Thoroughly shaken on our bumpy road to the kids

After a sleepless night in a steadily shaking train from Hanoi to Lao Cai, close to the Chinese border, we were welcomed by staff  from Save the Children. On our way from Lao Cai to the rural schools, we were thrown back and forth, left and right by the bumpy roads. Due to a blocked street, we took a diversion and saw beautiful landscapes with fields of rice, water buffaloes, small street markets and countless pupils on their way to school.

Pupil on their way to school,  in the morning fog near Lao Cai -by Ngoc Long Tran
Pupils on their way to school, in the morning fog near Lao Cai -by Ngoc Long Tran

After a three-hour ride, we finally arrived at Kim Son 1 school and felt emotionally overwhelmed by the reception: all pupils, their parents, relatives, teachers and the whole community welcomed us on the school grounds. A wave of curiosity and friendliness caught us. In a presentation, the school headmistress Nguyen Thi Duong showed us what the support of the IKEA Foundation achieved: visible is the new stone house with four classrooms; invisible but recognisable is the increased self-confidence of the students.

Pupil dancing in front of the school, new classrooms can be seen in the background. Kim Son 1 main school - by Kai Hartmann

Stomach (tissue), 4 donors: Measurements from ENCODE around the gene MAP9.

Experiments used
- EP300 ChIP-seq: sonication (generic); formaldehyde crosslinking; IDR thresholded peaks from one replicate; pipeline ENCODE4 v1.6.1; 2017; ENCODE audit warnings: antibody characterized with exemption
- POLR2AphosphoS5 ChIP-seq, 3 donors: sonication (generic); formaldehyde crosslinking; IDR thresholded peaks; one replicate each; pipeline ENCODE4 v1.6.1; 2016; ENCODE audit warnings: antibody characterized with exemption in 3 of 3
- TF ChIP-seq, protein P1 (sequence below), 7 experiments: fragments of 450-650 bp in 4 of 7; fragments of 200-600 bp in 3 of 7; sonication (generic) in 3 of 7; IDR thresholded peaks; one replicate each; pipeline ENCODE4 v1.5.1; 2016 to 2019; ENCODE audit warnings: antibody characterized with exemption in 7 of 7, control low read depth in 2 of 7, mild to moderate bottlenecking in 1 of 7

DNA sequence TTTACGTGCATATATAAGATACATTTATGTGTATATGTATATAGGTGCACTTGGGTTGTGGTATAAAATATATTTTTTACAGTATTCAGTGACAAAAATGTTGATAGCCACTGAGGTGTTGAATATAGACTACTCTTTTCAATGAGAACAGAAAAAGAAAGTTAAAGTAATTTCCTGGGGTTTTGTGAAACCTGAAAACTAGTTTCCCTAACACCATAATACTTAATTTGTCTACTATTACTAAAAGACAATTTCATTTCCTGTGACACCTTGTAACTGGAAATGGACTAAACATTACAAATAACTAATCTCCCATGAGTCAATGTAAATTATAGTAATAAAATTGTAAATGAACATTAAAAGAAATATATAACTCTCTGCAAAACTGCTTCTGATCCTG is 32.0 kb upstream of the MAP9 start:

Pupils dancing in front of the school, with their new classrooms in the background. Kim Son 1 main school – by Kai Hartmann

A big school party began with a dance by all the kids, followed by games, handicrafts and stick dancing. We joined them and tried to make a basket, win a sack-race competition and dance the stick dance (all with very little success, but we entertained the pupils and teachers). After a long morning, we finally got some food and toasted our friendship with many many people.

Watching a basket maker closely - by Dalina Tischler
Watching a basket maker closely – by Dalina Tischler
Lasse, Dalina and Melina try to dance the stick dance-By Ngoc Long Tran
Lasse, Dalina and Melina try to dance the stick dance-By Ngoc Long Tran

Every school here has additional satellite schools in very remote areas and communities, some of which can be reached only by foot. We drove to a satellite school in Cao Son where we can see clearly the differences between the main school and the satellite school. Although it is small and very basic, this school enables kids from the community to go and study near their homes. They get bilingual education and learn Vietnamese step by step, based on their own ethnic minority language.

On the way to the satellite school in Cao Son -by Kai Hartmann
On the way to the satellite school in Cao Son -by Kai Hartmann

We handed over a present to the school: hand puppets and soft toys from IKEA which enable the teachers to make their lessons livelier. A water buffalo gave us a last farewell on our way to the hotel in Bao Yen.